Florida State University has another chance to make its alumni proud.
The College Football Playoff Rankings had their alma mater ranked third in the country going into this weekend. That means, if the season ended today, FSU would be in position to defend its Mythical National Championship as one of the final four teams in college football’s new format for determining the Mythical National Champion.
If the overall integrity and reputation of Florida State University figures into the average alum’s sense of pride, he or she should stay away from the New York Times.
It was the Times’ investigation into the sexual assault allegations against FSU quarterback Jameis Winston last year that exposed a slimy association between the football team’s athletic department, booster club and local law enforcement.
The Times concluded that the Tallahassee Police Department hampered the investigation and only got serious about it when the media started asking questions.
Winston was never charged with sexual assault but, under federal government rules covered by Title IX, FSU was required to do it’s own investigation.
A hearing had been scheduled for November 17th but was delayed until December 1st, two days after Florida State’s last regular season football game.
The Times’ reporting uncovered multiple examples of FSU players getting a pass from the local cops. The most recent example was the case of cornerback P.J. Williams, the Most Valuable Defensive Player in last seasons Mythical National Championship game.
He, “Drove his car into the path of a teenager returning home from a job a the Olive Garden.”
Both cars were totaled and Williams and his two passengers ran from the scene. Hit and run, right?
Maybe. But apparently not if you are an important FSU football player. The Times investigation found that Williams was driving with a suspended license and was given a break by the local cops, who reduced what should have been a criminal act to two traffic tickets.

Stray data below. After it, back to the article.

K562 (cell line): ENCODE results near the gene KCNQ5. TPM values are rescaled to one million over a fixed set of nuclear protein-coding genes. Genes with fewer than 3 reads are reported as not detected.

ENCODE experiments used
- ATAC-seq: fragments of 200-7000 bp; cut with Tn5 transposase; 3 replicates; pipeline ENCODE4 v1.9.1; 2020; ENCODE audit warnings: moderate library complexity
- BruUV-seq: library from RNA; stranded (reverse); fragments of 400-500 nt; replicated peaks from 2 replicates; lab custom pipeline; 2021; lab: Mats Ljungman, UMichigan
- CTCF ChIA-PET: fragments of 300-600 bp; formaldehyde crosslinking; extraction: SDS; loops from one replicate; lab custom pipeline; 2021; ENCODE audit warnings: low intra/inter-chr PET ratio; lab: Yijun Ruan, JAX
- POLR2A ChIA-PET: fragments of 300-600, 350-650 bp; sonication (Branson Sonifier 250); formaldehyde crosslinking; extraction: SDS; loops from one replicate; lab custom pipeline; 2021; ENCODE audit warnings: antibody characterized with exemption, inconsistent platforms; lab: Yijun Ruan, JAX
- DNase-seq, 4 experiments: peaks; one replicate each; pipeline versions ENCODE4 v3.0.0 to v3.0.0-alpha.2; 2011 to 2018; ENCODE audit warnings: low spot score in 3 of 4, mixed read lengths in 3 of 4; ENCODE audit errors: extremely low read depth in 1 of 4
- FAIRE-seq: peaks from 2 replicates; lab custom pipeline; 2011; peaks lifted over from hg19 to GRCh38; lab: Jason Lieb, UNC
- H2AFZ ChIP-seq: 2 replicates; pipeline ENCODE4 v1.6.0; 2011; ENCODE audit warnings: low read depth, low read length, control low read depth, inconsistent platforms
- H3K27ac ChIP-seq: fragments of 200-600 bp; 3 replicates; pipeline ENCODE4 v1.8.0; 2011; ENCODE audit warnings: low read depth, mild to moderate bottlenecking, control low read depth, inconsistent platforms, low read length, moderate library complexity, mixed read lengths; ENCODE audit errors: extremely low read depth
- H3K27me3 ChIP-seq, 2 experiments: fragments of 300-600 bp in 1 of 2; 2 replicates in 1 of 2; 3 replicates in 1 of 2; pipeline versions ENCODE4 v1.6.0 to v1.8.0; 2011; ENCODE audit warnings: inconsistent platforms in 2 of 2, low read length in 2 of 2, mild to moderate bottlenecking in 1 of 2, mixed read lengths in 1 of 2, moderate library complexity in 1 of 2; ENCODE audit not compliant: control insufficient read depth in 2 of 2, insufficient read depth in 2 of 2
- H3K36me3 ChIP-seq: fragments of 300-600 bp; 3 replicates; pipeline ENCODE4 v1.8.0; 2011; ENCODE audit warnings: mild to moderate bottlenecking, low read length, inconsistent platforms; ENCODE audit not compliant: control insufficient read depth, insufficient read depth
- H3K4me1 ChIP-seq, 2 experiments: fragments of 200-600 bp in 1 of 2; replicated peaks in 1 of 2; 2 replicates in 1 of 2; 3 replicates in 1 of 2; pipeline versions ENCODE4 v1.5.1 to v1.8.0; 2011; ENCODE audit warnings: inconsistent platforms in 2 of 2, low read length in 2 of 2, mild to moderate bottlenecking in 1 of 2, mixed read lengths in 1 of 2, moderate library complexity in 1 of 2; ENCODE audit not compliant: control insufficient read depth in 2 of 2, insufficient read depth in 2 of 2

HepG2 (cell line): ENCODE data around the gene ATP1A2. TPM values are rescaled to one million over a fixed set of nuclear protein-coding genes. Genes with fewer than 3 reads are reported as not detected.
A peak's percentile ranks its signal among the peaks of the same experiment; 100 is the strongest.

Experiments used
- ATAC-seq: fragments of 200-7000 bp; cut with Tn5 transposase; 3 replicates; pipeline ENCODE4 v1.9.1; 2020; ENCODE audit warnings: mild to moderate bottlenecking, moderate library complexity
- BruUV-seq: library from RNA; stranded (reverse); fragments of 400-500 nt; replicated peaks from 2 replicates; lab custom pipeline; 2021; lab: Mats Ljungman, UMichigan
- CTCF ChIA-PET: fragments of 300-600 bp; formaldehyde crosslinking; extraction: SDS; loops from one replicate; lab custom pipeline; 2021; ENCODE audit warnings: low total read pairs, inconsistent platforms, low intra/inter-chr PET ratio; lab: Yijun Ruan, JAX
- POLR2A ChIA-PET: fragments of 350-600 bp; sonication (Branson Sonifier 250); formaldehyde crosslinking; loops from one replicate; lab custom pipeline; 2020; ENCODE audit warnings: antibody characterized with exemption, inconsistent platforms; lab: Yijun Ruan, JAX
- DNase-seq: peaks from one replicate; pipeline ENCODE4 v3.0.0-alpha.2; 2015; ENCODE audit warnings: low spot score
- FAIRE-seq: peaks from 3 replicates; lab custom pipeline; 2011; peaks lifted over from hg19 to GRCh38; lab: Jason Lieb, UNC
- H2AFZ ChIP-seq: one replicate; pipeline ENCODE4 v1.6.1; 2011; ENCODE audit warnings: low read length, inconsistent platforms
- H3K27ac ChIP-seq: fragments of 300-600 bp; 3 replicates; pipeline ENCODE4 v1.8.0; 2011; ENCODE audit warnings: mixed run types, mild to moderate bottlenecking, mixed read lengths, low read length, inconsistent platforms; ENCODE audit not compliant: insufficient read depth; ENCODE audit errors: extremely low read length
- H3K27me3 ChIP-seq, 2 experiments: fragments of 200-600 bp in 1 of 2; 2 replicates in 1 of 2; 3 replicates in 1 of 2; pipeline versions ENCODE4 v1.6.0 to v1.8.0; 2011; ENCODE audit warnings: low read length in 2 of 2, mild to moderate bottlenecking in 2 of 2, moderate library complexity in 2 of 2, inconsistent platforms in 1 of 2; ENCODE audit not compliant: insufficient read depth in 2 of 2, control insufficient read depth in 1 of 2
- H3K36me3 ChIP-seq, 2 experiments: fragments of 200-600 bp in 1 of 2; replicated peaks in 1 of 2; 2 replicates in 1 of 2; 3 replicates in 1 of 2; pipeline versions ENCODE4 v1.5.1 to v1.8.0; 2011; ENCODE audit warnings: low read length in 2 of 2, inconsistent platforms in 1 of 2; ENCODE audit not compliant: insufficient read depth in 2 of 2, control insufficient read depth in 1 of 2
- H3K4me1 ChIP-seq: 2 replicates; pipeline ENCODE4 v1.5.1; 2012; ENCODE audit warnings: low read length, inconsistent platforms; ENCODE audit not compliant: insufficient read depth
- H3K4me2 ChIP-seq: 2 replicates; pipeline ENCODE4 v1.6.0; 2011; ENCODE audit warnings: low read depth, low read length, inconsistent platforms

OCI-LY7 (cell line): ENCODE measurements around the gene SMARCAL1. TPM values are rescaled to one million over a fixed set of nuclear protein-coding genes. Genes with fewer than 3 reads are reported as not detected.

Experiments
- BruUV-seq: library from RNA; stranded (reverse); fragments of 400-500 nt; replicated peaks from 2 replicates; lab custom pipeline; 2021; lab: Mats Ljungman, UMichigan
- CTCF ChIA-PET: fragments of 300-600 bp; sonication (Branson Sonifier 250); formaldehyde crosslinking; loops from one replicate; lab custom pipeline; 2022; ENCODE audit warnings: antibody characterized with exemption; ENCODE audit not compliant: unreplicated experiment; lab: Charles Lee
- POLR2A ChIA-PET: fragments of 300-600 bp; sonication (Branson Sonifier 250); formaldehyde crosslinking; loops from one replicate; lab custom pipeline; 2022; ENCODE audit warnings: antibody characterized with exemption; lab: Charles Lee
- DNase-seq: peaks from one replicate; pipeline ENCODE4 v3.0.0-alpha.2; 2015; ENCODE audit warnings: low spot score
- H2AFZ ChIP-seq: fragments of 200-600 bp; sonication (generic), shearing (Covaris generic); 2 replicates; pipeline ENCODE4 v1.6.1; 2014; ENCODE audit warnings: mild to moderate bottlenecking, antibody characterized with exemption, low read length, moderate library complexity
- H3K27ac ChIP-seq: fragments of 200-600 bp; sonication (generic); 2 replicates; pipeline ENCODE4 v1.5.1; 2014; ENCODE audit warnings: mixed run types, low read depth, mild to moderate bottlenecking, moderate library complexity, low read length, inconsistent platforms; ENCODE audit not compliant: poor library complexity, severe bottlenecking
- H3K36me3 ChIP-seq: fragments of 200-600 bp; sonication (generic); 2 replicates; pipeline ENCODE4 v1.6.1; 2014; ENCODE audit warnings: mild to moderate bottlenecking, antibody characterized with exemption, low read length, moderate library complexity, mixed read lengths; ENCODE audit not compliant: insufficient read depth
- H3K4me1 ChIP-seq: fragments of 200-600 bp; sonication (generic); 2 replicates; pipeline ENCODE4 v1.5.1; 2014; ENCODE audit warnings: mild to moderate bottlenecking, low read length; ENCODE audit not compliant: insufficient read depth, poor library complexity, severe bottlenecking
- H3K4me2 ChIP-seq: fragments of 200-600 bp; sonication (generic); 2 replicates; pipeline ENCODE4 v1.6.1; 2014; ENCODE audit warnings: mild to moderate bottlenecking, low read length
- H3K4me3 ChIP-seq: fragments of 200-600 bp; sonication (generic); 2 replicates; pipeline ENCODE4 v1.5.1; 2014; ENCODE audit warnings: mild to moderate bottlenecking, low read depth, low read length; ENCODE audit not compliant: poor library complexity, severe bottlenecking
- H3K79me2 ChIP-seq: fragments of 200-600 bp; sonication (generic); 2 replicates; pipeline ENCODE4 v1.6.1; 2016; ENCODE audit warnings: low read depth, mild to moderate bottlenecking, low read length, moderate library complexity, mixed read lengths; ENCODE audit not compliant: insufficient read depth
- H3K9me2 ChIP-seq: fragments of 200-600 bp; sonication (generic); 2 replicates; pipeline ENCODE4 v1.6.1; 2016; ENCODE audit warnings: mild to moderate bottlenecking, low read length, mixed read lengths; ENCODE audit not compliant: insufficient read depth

The cops said that they didn’t charge Williams with hit and run because he returned to the scene 20 minutes after the accident. The Times found that others who returned to the scene of less serious accidents had been charged with hit and run violations.
Of course, they didn’t play football for Florida State.
The local cops make lots of extra money working overtime during Florida State football games and they’re paid directly by the boosters.
Good FSU football teams are good business for just about everybody in Tallahassee.
Last January, the cops answered a 911 call about a man beating a woman who was holding a baby. When they arrived on the scene, the man and the woman were inside and the woman said everything was okay. Instead of getting written statements from witnesses and the possible victim, which they are legally bound to do, the cops told their sergeant that it was an FSU football player and the sergeant who, according to the Times is “a Florida State University sports fan, signed off on it and the complaint was filed away as ‘unfounded’.”
Tallahassee is a long way from New York City but the New York Times has shown an interest in the corruption at Florida State that doesn’t seem to have been matched by any other major media outlets, including Florida media.
For the Times, it’s been like shooting fish in a barrel.
There’s the story of 13 players, including Winston, who were involved in multiple BB/pellet gun shootouts that resulted in thousands of dollars in damages the last two years.
Three FSU players accused of domestic violence in the last two years.
In June, wide receiver Jesus Wilson plead guilty to stealing a scooter and crashing it. He was originally charged with grand theft of a motor vehicle but was able to plead down to a misdemeanor. The owner of the scooter told the Times that the arresting officer told him that he didn’t want to ruin Wilson’s career by arresting him.
And who cares, anyway?
We’re talking possible back-to-back Mythical National Championships here.